Papers in the Biological Sciences


Date of this Version

May 2005


Published in Behavioral Ecology 16:1 (2005), pp. 75–82; doi 10.1093/beheco/arh133 Copyright © 2004 International Society for Behavioral Ecology; published by Oxford University Press. Used by permission.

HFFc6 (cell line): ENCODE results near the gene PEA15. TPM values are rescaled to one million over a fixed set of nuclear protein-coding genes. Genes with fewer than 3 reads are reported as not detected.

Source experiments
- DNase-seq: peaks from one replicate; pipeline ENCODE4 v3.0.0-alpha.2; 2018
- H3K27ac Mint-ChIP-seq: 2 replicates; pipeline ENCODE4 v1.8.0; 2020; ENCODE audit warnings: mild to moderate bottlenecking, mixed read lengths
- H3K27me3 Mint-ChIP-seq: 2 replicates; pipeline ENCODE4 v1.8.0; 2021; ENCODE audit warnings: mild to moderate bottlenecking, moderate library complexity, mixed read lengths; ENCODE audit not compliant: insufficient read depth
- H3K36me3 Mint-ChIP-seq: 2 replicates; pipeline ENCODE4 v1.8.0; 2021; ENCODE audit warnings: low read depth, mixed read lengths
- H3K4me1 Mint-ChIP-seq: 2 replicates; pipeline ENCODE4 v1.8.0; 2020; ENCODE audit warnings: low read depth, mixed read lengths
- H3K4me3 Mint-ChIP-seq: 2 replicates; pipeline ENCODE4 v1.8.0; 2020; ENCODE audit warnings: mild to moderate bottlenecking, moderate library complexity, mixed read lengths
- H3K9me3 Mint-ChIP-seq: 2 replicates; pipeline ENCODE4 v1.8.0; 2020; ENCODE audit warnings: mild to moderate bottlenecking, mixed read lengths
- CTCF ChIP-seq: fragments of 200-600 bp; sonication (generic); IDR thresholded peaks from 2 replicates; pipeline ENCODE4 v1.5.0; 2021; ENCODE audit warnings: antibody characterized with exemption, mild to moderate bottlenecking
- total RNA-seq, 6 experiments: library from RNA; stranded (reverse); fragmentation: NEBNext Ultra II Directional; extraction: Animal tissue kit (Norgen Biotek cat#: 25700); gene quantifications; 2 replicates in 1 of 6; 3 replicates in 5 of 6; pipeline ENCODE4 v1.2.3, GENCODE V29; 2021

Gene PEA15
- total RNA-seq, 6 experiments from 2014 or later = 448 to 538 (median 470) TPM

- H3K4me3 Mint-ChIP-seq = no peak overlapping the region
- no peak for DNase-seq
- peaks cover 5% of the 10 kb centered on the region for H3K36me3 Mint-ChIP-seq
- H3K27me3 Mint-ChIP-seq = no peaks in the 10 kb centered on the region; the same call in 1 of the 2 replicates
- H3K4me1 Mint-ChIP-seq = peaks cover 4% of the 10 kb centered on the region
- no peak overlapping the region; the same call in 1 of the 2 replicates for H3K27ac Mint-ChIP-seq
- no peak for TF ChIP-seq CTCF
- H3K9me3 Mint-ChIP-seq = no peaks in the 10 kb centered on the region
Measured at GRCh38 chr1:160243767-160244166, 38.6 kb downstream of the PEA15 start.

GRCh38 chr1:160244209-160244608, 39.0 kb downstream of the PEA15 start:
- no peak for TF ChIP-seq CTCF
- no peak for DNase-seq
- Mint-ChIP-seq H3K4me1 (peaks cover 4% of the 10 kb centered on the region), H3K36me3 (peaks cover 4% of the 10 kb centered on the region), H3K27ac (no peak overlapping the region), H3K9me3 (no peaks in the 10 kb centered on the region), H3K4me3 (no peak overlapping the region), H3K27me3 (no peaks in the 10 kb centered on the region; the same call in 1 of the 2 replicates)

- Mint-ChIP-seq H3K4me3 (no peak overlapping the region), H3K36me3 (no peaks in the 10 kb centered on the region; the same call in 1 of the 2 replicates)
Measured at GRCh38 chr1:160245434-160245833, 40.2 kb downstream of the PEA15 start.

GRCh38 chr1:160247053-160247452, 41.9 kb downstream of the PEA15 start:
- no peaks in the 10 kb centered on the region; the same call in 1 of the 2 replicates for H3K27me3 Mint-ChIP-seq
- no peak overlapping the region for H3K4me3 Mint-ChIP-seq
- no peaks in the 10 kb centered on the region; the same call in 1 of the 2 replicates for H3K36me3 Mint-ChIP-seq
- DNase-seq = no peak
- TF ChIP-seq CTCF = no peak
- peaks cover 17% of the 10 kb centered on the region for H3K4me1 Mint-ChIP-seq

Complex signals are common throughout the animal kingdom, consisting of one or more signals in one or more sensory modalities presented within a single display. I tested an efficacy-based backup hypothesis of complex signal function using the bimodal courtship signaling wolf spider Schizocosa uetzi. This hypothesis predicts that the visual and vibratory courtship displays function as backups to each other in the presence of environmental variability. I compared mating frequencies across four environmental treatments in which the visual and vibratory environments were manipulated independently in a 2 × 2 design with visual treatments of light/dark (i.e., visual signal present/absent) and vibratory treatments of filter paper substratum/granite substratum (i.e., vibratory signal present/absent). Results did not match the predictions of an efficacy-based backup hypothesis. The vibratory environment affected mating frequency, with more mating occurring in the vibration-present treatments compared to the vibration-absent treatments, but the visual environment had no effect on mating frequency. A second experiment was then conducted to test for an inter-signal interaction. Using the video-playback technique, I presented females with manipulated video sequences simultaneous with a controlled vibratory signal to test the hypothesis that the presence of a vibratory signal alters a female’s response to the visual signal. In the presence of a vibratory courtship signal, females were more receptive to more visually ornamented males. This increased receptivity to increased visual ornamentation was not seen in a previous study conducted on S. uetzi in the absence of a vibratory signal, suggesting a potential inter-signal interaction. In a third experiment, I tested whether a female’s visual attention was altered by the vibratory signal by examining female response to a visual “predator” while exposed to all possible combinations of male courtship signals. Females were more likely to get caught, and thus less likely to notice a predatory visual stimulus when exposed to a courtship vibration, supporting the hypothesis that the vibratory signal alters a female’s visual attention.